Expect to be Quoted
Do you know that you are repeated? I know I am, as are others. As a new pastor in a new community, I am the adjusting "newbie". I am the one who does not pronounce names correctly or know who legendary names are. I'm the one who does not know community traditions and customs. I'm the one who gets lost. I'm the one who does not know about long-held hurts and wounds. It's both painful and fun. It's fun being ignorant of all the rules and being able to plow ahead into new territory.
Because I learned long ago that I should expect to be quoted, and misquoted, I try to judge my speech judiciously and graciously. I expect to have what I say about others repeated. Isn't that a good thing? Should not our words be repeatable?
The other day I had to confess to a pastor-friend that I had been holding a grudge against him for a slight I felt. I told others about my hard feelings, but did not tell him. After a couple of months, I felt like such a hypocrite. I was teaching direct conversation from Matthew 18, but was not practicing it myself.
So, in a random phone conversation I said. "Do you have a few minutes to hear my confession?" He said "Sure." And I proceeded to tell him, to his face (or voice) what I had been holding and telling others, but not him. It felt right and good for me to tell him what, I'm guessing, he already heard from others I'd been saying about him. Now we are in a place of reconciliation and clarification.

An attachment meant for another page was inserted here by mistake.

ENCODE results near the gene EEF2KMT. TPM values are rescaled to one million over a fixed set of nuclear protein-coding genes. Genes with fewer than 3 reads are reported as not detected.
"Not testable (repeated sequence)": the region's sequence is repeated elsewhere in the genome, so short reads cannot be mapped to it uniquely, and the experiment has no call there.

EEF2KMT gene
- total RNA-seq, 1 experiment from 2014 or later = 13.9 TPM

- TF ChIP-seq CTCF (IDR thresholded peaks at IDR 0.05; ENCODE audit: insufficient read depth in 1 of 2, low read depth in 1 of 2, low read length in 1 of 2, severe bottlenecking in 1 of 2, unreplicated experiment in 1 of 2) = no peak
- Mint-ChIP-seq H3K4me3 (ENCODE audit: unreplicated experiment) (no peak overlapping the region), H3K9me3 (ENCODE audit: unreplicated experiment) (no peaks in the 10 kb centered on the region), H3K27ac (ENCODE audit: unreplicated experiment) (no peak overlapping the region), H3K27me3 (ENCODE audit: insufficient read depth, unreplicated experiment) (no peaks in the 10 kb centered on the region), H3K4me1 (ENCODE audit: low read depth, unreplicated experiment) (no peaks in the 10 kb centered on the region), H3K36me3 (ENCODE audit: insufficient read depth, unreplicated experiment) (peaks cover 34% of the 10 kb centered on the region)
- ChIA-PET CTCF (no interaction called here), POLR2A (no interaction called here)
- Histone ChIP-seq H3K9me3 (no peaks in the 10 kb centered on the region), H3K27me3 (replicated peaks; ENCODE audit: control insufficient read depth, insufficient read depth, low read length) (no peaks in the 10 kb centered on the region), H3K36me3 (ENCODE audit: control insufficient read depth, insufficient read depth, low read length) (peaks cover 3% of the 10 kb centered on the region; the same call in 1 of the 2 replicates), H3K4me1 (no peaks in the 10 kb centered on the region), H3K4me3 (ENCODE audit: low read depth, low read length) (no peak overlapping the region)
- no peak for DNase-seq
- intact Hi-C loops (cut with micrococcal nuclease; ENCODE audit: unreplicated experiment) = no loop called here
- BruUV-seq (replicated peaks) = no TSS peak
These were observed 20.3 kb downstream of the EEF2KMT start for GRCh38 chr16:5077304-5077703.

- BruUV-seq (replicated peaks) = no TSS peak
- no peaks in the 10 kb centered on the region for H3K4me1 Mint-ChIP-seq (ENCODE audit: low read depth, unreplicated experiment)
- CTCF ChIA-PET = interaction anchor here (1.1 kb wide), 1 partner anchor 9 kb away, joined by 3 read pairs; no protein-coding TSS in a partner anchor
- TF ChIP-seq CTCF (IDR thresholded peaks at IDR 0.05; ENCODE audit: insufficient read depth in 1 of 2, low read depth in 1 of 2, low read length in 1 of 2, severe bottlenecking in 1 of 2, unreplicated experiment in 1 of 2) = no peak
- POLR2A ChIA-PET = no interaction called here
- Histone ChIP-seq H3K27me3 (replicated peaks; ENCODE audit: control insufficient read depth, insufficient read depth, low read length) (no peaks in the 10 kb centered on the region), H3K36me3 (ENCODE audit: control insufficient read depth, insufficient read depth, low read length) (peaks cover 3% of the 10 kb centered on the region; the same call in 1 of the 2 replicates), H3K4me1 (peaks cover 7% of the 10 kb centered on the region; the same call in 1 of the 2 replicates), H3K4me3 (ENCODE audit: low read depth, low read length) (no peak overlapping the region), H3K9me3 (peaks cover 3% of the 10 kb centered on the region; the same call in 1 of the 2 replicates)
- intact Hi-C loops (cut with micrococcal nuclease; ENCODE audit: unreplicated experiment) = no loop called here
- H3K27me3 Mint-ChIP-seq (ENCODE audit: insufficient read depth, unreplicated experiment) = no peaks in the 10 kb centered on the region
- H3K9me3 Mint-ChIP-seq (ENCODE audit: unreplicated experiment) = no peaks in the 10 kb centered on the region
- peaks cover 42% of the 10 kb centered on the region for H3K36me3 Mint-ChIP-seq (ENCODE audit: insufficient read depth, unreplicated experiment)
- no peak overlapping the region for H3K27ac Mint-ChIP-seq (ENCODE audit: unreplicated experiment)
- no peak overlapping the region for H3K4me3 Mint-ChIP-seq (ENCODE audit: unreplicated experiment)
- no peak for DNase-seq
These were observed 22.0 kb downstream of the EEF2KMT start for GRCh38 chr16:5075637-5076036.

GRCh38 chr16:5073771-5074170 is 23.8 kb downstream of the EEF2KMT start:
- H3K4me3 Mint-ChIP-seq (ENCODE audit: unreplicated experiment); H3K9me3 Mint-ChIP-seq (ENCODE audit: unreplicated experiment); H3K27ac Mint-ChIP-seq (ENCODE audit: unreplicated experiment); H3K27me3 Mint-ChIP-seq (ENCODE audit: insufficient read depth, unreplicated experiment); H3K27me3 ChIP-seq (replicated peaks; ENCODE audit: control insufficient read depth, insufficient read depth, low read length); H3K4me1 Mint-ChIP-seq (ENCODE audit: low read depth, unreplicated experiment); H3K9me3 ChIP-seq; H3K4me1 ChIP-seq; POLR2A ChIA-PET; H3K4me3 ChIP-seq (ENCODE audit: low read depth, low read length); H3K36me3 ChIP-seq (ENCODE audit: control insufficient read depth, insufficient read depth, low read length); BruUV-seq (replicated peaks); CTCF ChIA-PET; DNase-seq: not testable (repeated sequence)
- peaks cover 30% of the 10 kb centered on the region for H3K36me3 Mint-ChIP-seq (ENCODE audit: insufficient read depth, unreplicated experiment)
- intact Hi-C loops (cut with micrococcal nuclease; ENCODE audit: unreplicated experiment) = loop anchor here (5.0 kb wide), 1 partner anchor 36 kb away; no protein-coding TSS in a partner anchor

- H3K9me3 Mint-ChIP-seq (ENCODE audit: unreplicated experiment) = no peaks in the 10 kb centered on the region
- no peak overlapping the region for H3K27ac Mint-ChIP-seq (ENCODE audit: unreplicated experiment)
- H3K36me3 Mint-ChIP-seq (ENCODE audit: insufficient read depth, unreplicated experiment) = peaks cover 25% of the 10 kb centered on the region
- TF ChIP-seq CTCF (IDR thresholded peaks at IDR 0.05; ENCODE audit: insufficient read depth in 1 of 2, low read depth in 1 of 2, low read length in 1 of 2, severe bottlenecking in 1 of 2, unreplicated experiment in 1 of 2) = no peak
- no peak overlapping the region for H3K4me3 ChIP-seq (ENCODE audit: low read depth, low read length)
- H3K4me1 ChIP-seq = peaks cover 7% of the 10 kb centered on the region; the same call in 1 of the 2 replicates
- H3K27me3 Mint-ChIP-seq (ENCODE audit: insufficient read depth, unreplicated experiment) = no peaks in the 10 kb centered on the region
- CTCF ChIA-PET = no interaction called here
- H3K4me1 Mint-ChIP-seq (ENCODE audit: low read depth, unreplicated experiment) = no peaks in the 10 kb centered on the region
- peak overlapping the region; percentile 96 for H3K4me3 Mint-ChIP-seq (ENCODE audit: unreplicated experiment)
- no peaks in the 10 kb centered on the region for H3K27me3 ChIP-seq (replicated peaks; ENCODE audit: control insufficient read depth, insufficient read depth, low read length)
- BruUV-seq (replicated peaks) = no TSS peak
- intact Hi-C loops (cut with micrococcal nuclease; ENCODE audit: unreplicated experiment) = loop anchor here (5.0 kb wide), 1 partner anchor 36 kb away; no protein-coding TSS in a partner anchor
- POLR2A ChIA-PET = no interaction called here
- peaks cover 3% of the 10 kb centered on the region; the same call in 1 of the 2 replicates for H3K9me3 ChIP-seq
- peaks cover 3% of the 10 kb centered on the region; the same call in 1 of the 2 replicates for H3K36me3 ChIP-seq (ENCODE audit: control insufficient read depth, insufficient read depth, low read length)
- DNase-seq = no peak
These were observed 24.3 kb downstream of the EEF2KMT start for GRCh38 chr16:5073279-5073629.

Among pastors and denominational leaders, I think there is a long way to go here. We are civil and polite, but not always honest. We value loyalty and team-play, but not honest critique. I do not have a solution to this problem other than person-by-person, case-by-case. I need to demonstrate to my critics that their criticism of my and my gaffs will not render them to the out-cast party of disloyalists. Pastors need critics to be their friends and loyal adversaries.